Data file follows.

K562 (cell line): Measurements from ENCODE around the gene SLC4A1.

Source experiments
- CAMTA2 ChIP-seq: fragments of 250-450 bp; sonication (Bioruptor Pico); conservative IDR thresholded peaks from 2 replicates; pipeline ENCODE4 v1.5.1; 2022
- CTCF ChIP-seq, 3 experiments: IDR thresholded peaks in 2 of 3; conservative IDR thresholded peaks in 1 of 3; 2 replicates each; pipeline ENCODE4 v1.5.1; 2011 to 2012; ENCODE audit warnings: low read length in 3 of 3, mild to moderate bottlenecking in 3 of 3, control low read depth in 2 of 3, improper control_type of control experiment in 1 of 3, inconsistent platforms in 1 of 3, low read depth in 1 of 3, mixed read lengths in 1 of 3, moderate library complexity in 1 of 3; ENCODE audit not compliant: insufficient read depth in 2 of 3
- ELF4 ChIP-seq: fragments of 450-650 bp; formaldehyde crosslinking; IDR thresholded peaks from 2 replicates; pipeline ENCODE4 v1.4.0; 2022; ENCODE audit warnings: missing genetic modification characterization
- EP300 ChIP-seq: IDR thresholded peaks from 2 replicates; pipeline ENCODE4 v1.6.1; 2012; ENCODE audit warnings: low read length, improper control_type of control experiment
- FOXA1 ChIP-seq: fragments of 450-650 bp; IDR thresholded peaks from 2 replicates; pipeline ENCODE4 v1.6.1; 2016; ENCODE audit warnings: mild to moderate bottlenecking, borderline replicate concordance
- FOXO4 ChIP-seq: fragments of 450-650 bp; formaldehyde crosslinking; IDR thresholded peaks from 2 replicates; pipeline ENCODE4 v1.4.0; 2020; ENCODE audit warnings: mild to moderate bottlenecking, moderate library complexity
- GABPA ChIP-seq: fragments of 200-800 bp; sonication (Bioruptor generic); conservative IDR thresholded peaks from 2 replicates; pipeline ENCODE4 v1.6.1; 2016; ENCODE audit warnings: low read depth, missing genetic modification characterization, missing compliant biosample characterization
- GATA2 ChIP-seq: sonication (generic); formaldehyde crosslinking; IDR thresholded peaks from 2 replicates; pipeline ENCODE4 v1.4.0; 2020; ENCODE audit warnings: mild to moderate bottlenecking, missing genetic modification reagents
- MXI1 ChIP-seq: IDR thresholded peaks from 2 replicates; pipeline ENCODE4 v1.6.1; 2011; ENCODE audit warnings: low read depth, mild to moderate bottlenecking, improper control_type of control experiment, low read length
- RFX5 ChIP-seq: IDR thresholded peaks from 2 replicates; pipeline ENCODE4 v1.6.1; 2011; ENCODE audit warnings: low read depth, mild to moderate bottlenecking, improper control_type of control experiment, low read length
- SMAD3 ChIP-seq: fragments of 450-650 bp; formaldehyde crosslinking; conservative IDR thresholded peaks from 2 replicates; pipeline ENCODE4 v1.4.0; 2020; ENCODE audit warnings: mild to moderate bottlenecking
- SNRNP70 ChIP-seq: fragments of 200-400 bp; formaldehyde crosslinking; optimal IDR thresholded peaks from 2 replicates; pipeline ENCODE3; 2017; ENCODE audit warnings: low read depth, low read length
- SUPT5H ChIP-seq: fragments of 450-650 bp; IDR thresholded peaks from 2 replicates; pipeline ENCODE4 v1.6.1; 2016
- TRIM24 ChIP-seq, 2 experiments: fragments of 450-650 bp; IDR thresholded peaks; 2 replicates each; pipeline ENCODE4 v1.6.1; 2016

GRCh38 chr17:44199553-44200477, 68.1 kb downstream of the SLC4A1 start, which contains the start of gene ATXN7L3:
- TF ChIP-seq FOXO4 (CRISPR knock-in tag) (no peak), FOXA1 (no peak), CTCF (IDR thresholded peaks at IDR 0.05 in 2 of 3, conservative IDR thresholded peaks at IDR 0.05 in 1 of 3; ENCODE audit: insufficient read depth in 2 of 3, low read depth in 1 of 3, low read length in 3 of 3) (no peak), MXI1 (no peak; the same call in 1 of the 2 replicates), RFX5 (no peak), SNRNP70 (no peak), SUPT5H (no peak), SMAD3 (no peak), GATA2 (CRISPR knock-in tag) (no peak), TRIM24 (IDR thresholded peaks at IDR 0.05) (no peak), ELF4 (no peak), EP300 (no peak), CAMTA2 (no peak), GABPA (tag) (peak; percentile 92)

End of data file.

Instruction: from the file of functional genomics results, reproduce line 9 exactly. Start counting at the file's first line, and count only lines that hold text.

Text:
- GABPA ChIP-seq: fragments of 200-800 bp; sonication (Bioruptor generic); conservative IDR thresholded peaks from 2 replicates; pipeline ENCODE4 v1.6.1; 2016; ENCODE audit warnings: low read depth, missing genetic modification characterization, missing compliant biosample characterization